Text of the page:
The governor has a rough week

As far as accomplishing his political objectives, Gov. Scott Walker has had a sweet run of it since taking office in January, bolstered by the Fitzgerald boys ruling the Legislature and a functional majority on the Supreme Court.

From Walker’s perspective, he has had more good weeks than bad of late

This past week, however, did not go as pleasantly or as smoothly as he would have liked.

It began when Walker traveled to the Gateway Technical College in Racine on Tuesday to partake in the college’s centennial celebration.

Keep in mind that this governor has slashed the state’s funding for education and revoked the collective bargaining rights of teachers.

I don’t know what the Walker team or the college administration expected when they booked him speak at the Gateway event, but they certainly should not have anticipated a marching band and warm embraces.

"It’s insulting to all of the students, staff and businesses who depend on technical colleges to have someone who just slashed our funding by 30 percent," Michael Rosen, a state board member with the Wisconsin Technical College System, told the Racine Journal Times. "He can’t be seriously attending this celebration.”
Rosen was among 400 people attending the event. More than half of the attendees, however, came to jeer Walker, rather than celebrate the centennial.

Walker tried to speak at the ceremony, but even with an amplified sound system, he could barely be heard above the crowd’s chants of “recall Walker” and “Shame!”

As the jeers grew louder, Walker continued to speak, though many in the crowd turned away.
The entire uncomfortable incident was captured in video here.

On Wednesday, the results of the latest Badger Poll were released, showing that 55 percent of Wisconsin residents are dissatisfied with the way things are going in the state. Furthermore, 59 percent do not approve of the way Walker is handling his job as governor and 60 percent disapprove of the way the State Legislature is handling its job. A full 78 percent support the recall option in the state.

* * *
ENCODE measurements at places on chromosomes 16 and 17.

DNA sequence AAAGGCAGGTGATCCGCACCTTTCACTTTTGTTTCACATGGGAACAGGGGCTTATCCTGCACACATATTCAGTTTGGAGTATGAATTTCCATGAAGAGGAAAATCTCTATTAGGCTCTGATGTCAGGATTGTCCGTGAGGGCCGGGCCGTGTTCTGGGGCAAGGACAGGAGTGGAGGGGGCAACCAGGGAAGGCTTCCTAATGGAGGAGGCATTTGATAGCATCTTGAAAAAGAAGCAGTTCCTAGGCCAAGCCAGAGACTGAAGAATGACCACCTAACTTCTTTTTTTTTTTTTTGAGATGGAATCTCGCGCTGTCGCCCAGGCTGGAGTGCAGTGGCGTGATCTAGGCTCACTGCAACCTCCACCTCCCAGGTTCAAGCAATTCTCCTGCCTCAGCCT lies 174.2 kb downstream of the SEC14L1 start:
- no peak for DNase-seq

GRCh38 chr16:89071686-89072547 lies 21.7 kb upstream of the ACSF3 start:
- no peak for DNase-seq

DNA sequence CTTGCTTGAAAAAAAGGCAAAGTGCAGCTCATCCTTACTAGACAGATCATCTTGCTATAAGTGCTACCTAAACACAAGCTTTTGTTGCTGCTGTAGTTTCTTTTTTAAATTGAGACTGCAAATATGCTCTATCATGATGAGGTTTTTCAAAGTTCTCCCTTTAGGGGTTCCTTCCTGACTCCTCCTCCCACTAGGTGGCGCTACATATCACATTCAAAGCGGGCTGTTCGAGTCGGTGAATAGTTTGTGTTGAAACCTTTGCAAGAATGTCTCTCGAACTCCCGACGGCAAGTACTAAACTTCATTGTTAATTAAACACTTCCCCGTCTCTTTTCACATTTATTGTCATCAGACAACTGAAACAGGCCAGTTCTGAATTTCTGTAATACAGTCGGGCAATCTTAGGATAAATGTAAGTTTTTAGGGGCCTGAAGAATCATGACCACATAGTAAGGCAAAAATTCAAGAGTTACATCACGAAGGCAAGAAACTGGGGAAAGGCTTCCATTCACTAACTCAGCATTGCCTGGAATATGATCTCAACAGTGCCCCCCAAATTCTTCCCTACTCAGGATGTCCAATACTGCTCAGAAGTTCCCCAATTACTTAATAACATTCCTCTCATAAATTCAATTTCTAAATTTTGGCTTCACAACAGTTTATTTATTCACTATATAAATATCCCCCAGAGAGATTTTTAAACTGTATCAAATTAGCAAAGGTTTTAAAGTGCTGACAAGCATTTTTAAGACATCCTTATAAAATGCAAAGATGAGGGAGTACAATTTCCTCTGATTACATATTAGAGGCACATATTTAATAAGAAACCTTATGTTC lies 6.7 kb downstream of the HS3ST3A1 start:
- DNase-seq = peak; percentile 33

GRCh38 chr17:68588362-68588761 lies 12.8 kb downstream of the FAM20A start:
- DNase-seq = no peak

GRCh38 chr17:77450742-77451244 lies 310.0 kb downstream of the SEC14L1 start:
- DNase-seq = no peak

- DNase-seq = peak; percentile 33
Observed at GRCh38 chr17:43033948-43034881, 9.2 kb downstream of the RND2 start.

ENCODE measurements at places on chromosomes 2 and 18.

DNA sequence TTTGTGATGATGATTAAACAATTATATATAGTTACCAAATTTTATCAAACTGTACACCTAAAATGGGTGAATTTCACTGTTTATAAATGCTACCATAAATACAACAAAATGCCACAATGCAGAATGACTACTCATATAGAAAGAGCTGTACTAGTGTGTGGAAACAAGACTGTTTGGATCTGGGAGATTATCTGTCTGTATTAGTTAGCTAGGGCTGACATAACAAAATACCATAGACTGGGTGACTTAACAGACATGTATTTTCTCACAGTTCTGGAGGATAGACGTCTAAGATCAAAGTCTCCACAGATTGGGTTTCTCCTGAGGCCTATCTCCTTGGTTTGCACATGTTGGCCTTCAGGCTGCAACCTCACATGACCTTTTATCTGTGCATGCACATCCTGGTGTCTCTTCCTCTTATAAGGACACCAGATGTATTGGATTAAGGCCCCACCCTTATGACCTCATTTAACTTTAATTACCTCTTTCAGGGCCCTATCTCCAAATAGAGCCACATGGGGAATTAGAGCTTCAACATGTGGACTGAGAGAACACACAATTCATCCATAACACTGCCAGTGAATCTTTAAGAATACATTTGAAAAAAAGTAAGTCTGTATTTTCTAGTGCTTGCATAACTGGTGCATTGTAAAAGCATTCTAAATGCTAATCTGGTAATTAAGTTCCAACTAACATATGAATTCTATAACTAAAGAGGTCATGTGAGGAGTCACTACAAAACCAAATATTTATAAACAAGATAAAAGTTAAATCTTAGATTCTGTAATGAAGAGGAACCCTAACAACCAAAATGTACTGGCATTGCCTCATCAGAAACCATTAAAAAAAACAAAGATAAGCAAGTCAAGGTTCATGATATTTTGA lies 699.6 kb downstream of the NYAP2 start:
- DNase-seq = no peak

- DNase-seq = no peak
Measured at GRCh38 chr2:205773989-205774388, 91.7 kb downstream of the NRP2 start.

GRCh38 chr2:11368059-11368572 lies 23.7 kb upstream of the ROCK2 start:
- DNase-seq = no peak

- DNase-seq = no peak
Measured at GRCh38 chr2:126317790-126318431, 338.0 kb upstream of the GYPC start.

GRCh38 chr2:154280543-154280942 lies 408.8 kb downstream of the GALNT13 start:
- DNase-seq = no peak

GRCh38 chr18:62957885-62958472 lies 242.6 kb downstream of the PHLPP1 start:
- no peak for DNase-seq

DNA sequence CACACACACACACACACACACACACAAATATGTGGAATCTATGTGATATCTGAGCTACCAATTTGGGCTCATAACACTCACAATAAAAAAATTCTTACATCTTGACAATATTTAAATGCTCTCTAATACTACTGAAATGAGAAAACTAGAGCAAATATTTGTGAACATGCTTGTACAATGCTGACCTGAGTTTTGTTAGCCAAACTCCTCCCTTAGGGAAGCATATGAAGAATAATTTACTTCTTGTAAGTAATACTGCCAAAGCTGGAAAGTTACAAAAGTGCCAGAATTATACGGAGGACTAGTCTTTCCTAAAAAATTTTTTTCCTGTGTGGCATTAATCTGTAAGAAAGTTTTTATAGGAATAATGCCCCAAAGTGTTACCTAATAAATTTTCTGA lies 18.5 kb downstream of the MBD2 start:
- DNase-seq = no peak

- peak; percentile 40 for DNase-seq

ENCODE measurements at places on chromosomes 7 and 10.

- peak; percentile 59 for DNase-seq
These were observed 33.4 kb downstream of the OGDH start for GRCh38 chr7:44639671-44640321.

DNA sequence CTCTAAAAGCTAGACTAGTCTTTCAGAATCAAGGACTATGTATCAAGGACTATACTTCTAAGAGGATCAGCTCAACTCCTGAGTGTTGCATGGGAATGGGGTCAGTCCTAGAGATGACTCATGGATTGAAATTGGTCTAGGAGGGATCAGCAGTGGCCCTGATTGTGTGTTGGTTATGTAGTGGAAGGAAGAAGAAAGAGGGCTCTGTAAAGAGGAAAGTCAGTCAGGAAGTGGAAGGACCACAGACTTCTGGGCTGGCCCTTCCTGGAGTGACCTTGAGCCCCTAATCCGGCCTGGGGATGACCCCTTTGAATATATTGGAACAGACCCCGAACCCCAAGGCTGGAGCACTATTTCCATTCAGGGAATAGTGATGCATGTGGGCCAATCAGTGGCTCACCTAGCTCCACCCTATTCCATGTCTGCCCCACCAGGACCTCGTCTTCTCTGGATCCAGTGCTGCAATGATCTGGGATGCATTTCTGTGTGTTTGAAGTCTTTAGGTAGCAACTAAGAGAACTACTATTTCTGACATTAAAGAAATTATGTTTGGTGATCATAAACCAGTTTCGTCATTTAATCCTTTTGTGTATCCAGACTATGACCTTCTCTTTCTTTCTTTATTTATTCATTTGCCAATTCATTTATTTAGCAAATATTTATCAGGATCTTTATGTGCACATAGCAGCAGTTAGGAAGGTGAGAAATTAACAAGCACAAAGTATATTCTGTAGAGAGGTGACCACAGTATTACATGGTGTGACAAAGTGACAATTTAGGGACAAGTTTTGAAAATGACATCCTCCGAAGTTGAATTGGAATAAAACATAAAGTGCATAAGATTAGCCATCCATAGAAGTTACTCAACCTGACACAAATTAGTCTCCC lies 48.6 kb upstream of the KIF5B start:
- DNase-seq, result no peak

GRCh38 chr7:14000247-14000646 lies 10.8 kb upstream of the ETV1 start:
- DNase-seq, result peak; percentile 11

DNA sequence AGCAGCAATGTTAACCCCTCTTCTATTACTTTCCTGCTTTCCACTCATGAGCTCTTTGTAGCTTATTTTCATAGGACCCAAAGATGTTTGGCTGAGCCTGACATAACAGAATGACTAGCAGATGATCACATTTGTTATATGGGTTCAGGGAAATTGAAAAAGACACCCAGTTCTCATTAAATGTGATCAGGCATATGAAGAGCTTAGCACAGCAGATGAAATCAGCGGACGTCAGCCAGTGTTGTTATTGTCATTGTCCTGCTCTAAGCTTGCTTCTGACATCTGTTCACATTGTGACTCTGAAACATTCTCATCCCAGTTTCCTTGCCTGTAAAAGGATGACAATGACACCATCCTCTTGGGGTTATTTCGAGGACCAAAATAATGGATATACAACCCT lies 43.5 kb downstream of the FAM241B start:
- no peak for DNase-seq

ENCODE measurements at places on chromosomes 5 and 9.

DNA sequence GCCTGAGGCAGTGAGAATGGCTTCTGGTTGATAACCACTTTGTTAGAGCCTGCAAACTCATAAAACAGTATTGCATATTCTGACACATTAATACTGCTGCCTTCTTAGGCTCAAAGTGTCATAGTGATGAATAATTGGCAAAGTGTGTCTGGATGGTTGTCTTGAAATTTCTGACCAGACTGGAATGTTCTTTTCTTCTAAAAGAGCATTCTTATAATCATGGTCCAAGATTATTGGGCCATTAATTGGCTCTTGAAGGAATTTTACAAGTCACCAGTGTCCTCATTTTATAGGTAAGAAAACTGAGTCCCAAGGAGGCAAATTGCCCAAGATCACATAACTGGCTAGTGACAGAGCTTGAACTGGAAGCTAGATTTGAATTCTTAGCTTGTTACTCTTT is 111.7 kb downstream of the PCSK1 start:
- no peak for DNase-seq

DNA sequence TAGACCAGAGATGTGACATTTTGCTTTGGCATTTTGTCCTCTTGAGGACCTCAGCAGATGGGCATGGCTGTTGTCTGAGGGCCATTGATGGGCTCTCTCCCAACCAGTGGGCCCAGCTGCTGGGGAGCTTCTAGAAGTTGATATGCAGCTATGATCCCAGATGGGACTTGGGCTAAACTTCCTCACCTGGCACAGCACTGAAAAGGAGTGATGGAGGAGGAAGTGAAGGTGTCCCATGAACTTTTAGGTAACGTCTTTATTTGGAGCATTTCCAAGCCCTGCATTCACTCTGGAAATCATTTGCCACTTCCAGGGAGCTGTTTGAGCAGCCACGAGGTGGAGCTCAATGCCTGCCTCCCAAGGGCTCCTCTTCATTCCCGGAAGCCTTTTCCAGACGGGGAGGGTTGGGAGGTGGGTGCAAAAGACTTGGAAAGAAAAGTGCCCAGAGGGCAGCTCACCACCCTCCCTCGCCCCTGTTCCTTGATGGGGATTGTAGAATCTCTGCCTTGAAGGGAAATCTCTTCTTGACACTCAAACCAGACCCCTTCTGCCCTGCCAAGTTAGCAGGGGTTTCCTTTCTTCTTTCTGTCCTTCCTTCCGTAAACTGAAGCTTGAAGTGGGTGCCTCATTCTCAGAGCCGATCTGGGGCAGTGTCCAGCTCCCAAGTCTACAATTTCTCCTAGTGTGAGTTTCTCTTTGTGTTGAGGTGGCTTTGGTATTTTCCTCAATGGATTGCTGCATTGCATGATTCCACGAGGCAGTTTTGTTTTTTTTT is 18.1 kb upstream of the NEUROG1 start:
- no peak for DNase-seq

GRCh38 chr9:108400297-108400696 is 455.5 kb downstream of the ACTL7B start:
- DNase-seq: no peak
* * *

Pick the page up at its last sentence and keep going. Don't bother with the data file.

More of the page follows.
Walker’s week took another bad turn Wednesday night when he was among about 1,000 travelers stranded at the Denver International Airport after a hail storm delayed flights departing from the Mile High City.
On his Twitter feed Thursday morning, Walker wrote, “Headed 2 bi-partisan Nat Gov’s Assn meetings. Got stuck in Denver airport & slept on the floor (did get a pillow & blanket).”

In another Tweet, Walker wrote, “We slept on the floor in a conference room (security recommended it) on the A concourse. Airport staff grabbed us a blanket and small pillow.”

Later Thursday morning, Walker added, “I’ve been in this same suit for the past 28 hours but we are about to depart for Salt Lake City, so I’m happy. The staff here was … outstanding.”

Walker, a Republican, apparently opted not to seek more comfortable shelter from Colorado Gov. John Hickenlooper, a Democrat.

However, perhaps the most troubling event of the week for the governor came with Thursday’s news that new applications for unemployment benefits fell nationally last week to the lowest level in three months, but rose in Wisconsin. The initial claims for unemployment in Wisconsin increased to 13,547, up from 11,973 in the previous week.

Steve Jagler is executive editor of BizTimes Milwaukee.

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